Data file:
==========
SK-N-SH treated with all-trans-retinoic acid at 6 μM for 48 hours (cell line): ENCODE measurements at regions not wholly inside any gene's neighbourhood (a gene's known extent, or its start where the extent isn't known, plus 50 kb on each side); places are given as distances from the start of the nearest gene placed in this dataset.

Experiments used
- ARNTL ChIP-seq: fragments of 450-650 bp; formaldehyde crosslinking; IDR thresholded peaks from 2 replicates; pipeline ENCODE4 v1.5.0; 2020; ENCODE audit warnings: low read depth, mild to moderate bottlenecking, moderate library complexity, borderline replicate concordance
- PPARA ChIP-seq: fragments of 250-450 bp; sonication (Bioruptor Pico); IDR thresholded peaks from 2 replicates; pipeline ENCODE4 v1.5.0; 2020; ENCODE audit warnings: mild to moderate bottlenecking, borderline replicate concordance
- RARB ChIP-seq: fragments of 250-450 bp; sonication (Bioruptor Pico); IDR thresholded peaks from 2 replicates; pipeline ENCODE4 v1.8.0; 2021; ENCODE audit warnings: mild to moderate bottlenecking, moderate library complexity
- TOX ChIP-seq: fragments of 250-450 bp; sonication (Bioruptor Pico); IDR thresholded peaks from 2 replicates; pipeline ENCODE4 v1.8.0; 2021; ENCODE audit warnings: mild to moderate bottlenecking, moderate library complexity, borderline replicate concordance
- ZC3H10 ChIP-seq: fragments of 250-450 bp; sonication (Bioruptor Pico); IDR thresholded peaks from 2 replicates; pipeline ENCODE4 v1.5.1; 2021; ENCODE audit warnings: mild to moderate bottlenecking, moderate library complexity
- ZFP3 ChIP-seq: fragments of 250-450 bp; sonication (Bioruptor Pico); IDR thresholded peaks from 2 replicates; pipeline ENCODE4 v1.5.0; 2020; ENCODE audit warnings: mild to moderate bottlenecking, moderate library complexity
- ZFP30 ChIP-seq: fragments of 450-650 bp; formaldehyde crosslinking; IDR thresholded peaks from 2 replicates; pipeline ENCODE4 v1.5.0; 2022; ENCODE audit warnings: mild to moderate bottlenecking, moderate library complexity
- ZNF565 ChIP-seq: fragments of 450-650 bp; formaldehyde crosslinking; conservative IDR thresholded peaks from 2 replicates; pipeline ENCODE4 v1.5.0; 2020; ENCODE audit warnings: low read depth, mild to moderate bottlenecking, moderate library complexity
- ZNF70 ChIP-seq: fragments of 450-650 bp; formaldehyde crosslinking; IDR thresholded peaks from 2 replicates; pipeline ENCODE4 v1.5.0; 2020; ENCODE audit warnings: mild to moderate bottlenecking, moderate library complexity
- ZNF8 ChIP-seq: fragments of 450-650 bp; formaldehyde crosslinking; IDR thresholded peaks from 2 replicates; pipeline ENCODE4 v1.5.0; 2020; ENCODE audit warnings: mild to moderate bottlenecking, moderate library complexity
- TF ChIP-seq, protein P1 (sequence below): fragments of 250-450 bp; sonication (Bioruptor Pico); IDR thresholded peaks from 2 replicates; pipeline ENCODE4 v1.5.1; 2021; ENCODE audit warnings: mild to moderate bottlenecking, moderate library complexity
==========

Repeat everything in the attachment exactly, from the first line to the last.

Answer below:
SK-N-SH treated with all-trans-retinoic acid at 6 μM for 48 hours (cell line): ENCODE measurements at regions not wholly inside any gene's neighbourhood (a gene's known extent, or its start where the extent isn't known, plus 50 kb on each side); places are given as distances from the start of the nearest gene placed in this dataset.

Experiments used
- ARNTL ChIP-seq: fragments of 450-650 bp; formaldehyde crosslinking; IDR thresholded peaks from 2 replicates; pipeline ENCODE4 v1.5.0; 2020; ENCODE audit warnings: low read depth, mild to moderate bottlenecking, moderate library complexity, borderline replicate concordance
- PPARA ChIP-seq: fragments of 250-450 bp; sonication (Bioruptor Pico); IDR thresholded peaks from 2 replicates; pipeline ENCODE4 v1.5.0; 2020; ENCODE audit warnings: mild to moderate bottlenecking, borderline replicate concordance
- RARB ChIP-seq: fragments of 250-450 bp; sonication (Bioruptor Pico); IDR thresholded peaks from 2 replicates; pipeline ENCODE4 v1.8.0; 2021; ENCODE audit warnings: mild to moderate bottlenecking, moderate library complexity
- TOX ChIP-seq: fragments of 250-450 bp; sonication (Bioruptor Pico); IDR thresholded peaks from 2 replicates; pipeline ENCODE4 v1.8.0; 2021; ENCODE audit warnings: mild to moderate bottlenecking, moderate library complexity, borderline replicate concordance
- ZC3H10 ChIP-seq: fragments of 250-450 bp; sonication (Bioruptor Pico); IDR thresholded peaks from 2 replicates; pipeline ENCODE4 v1.5.1; 2021; ENCODE audit warnings: mild to moderate bottlenecking, moderate library complexity
- ZFP3 ChIP-seq: fragments of 250-450 bp; sonication (Bioruptor Pico); IDR thresholded peaks from 2 replicates; pipeline ENCODE4 v1.5.0; 2020; ENCODE audit warnings: mild to moderate bottlenecking, moderate library complexity
- ZFP30 ChIP-seq: fragments of 450-650 bp; formaldehyde crosslinking; IDR thresholded peaks from 2 replicates; pipeline ENCODE4 v1.5.0; 2022; ENCODE audit warnings: mild to moderate bottlenecking, moderate library complexity
- ZNF565 ChIP-seq: fragments of 450-650 bp; formaldehyde crosslinking; conservative IDR thresholded peaks from 2 replicates; pipeline ENCODE4 v1.5.0; 2020; ENCODE audit warnings: low read depth, mild to moderate bottlenecking, moderate library complexity
- ZNF70 ChIP-seq: fragments of 450-650 bp; formaldehyde crosslinking; IDR thresholded peaks from 2 replicates; pipeline ENCODE4 v1.5.0; 2020; ENCODE audit warnings: mild to moderate bottlenecking, moderate library complexity
- ZNF8 ChIP-seq: fragments of 450-650 bp; formaldehyde crosslinking; IDR thresholded peaks from 2 replicates; pipeline ENCODE4 v1.5.0; 2020; ENCODE audit warnings: mild to moderate bottlenecking, moderate library complexity
- TF ChIP-seq, protein P1 (sequence below): fragments of 250-450 bp; sonication (Bioruptor Pico); IDR thresholded peaks from 2 replicates; pipeline ENCODE4 v1.5.1; 2021; ENCODE audit warnings: mild to moderate bottlenecking, moderate library complexity